By Pam Martens and Russ Martens: September 25, 2023 ~
On March 30, 2022, two highly troubling events occurred: (1) Fed data showed that unrealized losses on available-for-sale securities at the 25 largest U.S. banks were approaching the levels they had reached during the financial crisis in 2008; and (2) the Fed simply stopped reporting unrealized gains and losses on these banks’ securities.
As the chart above indicates, the Fed had reported this data series from October 2, 1996 to March 30, 2022 – and then, poof, it was gone and could no longer be graphed weekly at FRED, the St. Louis Fed’s Economic Data website. (See chart above from FRED.) On the same date, the Fed also discontinued the weekly data for unrealized losses or gains on available-for-sale securities at all commercial banks and small banks.)
This data series was halted after the Fed had embarked on March 17, 2022 on the first leg of 11 consecutive rate increases, at the fastest pace in 40 years. The Fed took its benchmark Fed Funds rate from 0.00 – 0.25 percent on March 16, 2022 to 5.25 – 5.50 percent by its last rate hike on July 27 of this year.
The Fed had little choice but to hike rates at this speed because the U.S. was facing spiraling inflation pressures.
Unfortunately for U.S. banks, these rate hikes came after the banks had loaded up on low interest rate Treasury securities and federal agency Mortgage-Backed Securities (MBS). The banks had loaded up on these securities because their deposit balances had swollen to an historic level as a result of the trillions in stimulus payments that the federal government direct-deposited into depositor accounts at banks to deal with the economic impact of the COVID-19 pandemic. The pandemic and related business closures negatively impacted business loan demand so banks turned to government-backed bonds as a safe place to park the trillions of dollars in extra deposits.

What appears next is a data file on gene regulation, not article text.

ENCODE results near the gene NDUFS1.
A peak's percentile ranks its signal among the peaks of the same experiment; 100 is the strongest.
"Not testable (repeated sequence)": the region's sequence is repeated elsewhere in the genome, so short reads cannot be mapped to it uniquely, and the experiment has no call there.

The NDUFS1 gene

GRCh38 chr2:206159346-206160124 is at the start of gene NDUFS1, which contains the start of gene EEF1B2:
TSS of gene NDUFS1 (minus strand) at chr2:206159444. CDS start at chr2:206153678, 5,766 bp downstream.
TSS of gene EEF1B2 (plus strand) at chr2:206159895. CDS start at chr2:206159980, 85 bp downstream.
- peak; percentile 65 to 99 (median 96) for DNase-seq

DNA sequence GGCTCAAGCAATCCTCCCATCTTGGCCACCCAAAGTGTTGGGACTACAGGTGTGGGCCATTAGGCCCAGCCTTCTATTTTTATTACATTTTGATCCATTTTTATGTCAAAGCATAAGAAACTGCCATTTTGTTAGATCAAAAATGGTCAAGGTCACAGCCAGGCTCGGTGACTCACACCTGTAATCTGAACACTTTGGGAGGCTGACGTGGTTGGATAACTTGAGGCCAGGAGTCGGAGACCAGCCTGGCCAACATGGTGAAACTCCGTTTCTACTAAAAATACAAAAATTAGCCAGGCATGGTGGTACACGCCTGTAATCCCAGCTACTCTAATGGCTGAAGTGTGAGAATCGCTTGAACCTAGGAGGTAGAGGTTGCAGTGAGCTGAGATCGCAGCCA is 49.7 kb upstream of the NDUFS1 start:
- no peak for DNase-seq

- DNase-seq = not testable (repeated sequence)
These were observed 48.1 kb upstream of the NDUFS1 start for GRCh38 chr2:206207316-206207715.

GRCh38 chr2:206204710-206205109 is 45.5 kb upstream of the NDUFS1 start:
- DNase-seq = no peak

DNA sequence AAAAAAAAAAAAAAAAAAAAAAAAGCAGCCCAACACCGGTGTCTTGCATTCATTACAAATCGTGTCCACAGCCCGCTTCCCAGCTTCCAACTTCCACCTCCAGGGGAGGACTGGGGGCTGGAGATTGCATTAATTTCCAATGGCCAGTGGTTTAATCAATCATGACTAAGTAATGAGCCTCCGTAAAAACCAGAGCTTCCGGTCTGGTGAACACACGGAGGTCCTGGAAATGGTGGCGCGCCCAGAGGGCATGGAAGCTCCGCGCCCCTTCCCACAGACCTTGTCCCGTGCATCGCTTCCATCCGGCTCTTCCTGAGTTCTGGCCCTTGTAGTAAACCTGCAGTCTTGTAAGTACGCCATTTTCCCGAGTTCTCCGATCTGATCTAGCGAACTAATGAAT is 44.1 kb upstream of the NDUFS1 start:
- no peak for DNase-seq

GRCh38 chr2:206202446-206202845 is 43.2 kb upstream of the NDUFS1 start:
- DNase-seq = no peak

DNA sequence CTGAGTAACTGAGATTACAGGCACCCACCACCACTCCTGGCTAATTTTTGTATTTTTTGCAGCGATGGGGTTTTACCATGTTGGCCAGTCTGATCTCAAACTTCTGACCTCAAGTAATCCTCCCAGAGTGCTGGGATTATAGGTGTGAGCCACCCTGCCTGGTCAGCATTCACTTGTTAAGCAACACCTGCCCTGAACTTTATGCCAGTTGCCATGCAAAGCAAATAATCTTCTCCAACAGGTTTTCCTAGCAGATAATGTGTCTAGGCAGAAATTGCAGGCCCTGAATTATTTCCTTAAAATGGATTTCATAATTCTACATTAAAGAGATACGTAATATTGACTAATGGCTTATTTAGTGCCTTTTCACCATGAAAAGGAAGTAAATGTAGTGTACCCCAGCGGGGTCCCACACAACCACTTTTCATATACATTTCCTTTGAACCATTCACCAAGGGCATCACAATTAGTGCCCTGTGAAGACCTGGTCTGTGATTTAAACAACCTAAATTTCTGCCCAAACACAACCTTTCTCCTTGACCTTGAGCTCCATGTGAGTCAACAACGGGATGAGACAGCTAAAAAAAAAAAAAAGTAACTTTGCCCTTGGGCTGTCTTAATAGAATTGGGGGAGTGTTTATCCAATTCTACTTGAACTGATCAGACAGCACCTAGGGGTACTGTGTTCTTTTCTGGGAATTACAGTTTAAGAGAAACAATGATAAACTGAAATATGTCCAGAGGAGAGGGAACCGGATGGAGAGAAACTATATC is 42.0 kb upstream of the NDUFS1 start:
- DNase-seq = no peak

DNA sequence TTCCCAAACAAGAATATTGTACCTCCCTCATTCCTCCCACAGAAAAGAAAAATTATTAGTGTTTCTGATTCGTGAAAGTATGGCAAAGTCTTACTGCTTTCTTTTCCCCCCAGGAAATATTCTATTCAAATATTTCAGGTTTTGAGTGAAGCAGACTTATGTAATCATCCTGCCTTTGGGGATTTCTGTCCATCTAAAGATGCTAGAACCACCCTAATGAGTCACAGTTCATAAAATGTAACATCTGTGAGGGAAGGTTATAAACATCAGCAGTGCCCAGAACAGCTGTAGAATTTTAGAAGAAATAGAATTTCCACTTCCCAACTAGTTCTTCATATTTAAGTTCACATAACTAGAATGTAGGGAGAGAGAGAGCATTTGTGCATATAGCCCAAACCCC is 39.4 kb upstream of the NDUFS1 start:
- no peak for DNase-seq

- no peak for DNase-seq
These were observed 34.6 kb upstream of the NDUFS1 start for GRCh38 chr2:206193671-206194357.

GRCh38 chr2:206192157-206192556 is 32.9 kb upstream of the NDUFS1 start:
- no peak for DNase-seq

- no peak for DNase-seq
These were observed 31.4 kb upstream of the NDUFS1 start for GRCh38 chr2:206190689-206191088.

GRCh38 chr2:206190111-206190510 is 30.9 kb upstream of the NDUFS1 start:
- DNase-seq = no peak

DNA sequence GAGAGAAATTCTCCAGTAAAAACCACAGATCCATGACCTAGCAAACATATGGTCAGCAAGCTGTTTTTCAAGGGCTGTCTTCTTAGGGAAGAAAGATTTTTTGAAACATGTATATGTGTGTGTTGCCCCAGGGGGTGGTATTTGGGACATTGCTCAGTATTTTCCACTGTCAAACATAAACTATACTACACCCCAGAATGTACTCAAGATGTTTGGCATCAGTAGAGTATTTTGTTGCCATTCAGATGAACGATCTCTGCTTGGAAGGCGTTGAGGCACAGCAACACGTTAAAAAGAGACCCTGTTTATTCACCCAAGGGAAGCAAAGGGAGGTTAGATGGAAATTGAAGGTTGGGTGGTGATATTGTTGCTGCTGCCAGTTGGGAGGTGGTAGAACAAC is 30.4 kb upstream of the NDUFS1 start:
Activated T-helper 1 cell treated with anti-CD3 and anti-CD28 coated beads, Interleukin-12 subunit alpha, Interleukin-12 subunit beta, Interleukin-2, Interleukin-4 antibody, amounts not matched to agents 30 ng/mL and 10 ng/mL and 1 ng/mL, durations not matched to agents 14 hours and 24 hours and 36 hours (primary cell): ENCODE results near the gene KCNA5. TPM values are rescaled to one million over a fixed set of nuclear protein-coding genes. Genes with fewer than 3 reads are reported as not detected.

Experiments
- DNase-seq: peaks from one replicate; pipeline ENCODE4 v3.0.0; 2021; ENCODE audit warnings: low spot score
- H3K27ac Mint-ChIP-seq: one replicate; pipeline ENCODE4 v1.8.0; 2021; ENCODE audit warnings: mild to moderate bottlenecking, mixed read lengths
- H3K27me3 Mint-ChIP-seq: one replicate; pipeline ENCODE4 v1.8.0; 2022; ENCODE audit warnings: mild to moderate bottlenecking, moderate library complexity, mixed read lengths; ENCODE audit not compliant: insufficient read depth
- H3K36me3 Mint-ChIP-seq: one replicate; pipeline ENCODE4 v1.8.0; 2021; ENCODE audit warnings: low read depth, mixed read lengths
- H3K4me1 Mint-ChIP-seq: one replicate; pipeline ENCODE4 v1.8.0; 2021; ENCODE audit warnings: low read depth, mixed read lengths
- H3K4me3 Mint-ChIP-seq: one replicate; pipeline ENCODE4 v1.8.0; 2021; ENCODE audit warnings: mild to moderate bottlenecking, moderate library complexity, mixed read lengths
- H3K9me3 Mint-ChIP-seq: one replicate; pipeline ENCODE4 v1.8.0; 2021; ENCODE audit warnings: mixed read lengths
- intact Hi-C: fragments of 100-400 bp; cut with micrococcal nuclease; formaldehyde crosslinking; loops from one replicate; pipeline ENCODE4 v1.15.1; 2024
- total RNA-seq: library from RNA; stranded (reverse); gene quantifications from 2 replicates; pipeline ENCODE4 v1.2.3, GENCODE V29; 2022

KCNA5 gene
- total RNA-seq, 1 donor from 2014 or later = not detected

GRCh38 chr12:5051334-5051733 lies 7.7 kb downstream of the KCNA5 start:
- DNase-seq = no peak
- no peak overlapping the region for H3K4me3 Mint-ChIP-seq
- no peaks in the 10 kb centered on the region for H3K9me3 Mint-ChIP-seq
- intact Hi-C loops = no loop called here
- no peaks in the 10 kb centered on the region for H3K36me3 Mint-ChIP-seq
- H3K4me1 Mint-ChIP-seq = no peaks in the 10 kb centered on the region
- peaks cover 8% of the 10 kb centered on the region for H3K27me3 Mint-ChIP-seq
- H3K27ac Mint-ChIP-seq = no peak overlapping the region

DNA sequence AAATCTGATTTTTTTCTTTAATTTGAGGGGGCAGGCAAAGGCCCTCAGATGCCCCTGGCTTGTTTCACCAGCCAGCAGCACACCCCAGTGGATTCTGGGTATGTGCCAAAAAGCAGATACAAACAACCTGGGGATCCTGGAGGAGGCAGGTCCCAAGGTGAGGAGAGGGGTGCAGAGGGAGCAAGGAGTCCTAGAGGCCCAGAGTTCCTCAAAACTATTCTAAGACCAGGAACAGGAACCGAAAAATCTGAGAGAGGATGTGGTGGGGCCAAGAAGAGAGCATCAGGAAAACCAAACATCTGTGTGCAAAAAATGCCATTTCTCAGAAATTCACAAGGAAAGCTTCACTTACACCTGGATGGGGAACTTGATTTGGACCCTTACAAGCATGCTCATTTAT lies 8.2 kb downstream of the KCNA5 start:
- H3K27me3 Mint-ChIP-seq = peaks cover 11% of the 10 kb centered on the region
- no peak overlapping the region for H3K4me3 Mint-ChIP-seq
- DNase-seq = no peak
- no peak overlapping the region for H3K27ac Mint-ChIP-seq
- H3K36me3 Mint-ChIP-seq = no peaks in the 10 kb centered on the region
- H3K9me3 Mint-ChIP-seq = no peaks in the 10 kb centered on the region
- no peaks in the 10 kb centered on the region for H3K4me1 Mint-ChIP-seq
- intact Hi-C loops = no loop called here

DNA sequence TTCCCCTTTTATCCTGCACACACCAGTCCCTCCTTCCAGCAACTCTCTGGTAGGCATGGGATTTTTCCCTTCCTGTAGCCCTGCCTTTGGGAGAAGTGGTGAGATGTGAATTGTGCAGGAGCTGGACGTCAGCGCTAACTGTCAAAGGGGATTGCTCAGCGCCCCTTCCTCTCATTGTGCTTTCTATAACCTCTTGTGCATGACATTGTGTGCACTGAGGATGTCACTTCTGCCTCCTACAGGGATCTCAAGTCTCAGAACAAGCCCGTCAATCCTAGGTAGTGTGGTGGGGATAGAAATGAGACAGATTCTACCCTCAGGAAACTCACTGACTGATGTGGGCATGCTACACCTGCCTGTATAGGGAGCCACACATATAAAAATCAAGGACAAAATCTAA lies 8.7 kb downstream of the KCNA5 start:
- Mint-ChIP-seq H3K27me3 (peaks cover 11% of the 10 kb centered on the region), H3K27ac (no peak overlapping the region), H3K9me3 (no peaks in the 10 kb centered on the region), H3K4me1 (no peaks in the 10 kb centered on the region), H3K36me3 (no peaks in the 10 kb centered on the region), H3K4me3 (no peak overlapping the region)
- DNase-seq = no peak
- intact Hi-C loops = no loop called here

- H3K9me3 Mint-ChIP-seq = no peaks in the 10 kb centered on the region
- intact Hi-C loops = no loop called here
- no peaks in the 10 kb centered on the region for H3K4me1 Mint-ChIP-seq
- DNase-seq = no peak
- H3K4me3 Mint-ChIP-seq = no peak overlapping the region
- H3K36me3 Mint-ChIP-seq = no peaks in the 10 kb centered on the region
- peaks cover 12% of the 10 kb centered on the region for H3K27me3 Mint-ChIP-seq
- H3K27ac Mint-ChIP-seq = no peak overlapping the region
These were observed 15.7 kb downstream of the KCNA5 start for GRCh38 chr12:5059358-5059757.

In hindsight, of course, parking large amounts of a bank’s deposits in bonds yielding next to nothing is not a rational move for the long term. Not hedging the interest rate risk on the bonds was an equally precarious move by so-called risk managers at the bank. (See Study Finds 75 Percent of U.S. Banks Didn’t Hedge Interest Rate Risk; Unrealized Losses on Securities $516 Billion at End of First Quarter.)
As interest rates rise, the market value of bonds issued with much lower fixed interest rates lose market value. That’s because those bonds pay less interest than the newer bonds with higher fixed rates of interest and thus have less desirability to investors. This effect is expressed this way: bonds have an inverse relationship to interest rates.
Since this formula is one of the first things that a rookie trader learns at a bond trading desk, why would banks think they could just skip the cost of hedging this massive risk?
To fully appreciate what big banks have been getting away with since they crashed the U.S. economy in 2008, let’s take a look at what Citigroup reported on its 10-K (annual report) filing with the Securities and Exchange Commission (SEC) for the last quarter of 2008: (See page 160 at this link.)
“SFAS 115 requires transfers of securities out of the trading category be rare. Citigroup made a number of transfers out of the trading and available-for-sale categories [to the held-to-maturity category] in order to better reflect the revised intentions of the Company in response to the recent significant deterioration in market conditions, which were especially acute during the fourth quarter of 2008…
“The December 31, 2008 carrying value of the securities transferred from Trading account assets and available-for-sale securities was $33.3 billion and $27.0 billion, respectively. The Company purchased an additional $4.2 billion of held-to-maturity securities during the fourth quarter of 2008, in accordance with prior commitments.”
At the end of the fourth quarter of 2008, Citigroup had swelled its held-to-maturity securities to a carrying value of $64.46 billion and had this to say about the transfers into the held-to-maturity category: